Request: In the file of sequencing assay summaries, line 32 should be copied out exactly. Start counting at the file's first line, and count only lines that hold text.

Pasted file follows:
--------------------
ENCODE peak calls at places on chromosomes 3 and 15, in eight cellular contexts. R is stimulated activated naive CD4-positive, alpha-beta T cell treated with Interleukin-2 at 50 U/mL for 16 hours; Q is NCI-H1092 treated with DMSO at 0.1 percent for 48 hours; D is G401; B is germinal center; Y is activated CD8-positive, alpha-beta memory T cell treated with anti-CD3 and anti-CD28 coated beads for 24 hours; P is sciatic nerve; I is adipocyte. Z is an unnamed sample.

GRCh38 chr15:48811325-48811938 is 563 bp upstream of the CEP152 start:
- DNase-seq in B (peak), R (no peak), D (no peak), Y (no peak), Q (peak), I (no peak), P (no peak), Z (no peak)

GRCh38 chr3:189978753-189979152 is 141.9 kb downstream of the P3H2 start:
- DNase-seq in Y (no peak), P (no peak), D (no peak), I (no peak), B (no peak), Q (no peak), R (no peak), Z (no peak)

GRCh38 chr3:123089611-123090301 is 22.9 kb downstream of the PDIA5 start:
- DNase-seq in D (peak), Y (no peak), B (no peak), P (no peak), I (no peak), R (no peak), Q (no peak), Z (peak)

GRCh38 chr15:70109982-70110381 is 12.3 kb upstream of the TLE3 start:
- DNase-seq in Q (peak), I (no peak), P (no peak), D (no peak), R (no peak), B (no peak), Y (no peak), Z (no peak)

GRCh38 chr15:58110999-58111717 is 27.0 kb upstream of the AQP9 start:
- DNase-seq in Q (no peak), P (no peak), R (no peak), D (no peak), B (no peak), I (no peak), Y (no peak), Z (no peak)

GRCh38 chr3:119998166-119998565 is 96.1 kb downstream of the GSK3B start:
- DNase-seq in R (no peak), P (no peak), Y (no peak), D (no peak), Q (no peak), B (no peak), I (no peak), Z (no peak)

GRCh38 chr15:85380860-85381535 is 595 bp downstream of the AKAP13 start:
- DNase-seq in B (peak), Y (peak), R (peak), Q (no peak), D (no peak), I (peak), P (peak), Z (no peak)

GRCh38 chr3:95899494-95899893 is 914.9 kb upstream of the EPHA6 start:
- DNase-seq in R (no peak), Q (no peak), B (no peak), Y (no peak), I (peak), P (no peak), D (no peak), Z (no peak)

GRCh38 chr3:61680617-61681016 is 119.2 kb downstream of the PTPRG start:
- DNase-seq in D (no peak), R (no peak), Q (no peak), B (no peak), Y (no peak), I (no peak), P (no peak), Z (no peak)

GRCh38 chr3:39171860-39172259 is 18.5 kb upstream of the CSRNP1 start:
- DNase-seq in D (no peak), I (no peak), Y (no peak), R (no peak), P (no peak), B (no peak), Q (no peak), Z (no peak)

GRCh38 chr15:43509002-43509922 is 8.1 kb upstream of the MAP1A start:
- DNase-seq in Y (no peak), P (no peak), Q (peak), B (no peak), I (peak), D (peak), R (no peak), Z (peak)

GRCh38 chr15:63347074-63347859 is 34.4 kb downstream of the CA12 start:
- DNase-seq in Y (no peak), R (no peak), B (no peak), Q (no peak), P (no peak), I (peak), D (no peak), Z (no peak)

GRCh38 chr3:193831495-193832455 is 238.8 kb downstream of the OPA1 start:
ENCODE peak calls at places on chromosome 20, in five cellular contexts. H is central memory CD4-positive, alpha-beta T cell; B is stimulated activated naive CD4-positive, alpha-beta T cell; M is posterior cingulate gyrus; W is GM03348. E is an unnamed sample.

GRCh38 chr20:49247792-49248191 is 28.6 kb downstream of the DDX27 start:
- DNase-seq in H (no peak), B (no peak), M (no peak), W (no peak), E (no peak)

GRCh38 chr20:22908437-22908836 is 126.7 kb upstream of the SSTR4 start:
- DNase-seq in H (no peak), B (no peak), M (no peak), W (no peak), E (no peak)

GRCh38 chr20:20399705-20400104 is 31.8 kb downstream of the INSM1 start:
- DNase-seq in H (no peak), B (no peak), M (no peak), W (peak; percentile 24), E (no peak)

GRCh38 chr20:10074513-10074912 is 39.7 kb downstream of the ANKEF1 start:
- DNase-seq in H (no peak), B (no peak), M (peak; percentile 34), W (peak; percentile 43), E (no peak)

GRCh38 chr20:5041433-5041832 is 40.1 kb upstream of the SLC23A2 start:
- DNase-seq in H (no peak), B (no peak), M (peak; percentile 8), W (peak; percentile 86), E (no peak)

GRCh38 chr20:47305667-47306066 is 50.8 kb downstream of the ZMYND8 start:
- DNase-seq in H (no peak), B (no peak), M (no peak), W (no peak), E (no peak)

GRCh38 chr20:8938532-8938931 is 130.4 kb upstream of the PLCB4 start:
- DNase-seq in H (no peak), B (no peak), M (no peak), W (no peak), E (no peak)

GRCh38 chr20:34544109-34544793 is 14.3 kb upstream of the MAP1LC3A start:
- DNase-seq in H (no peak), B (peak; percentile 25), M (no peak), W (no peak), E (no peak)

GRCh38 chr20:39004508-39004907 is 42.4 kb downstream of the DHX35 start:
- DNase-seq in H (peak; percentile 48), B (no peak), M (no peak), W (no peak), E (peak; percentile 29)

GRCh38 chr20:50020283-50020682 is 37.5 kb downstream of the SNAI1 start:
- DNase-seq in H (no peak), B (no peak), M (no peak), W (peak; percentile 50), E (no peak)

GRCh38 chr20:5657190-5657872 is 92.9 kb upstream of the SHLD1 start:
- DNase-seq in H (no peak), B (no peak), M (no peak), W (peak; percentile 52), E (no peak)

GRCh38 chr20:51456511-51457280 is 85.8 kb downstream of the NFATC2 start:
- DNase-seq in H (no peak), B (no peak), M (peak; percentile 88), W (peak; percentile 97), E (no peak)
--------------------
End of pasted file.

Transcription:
GRCh38 chr20:20399705-20400104 is 31.8 kb downstream of the INSM1 start: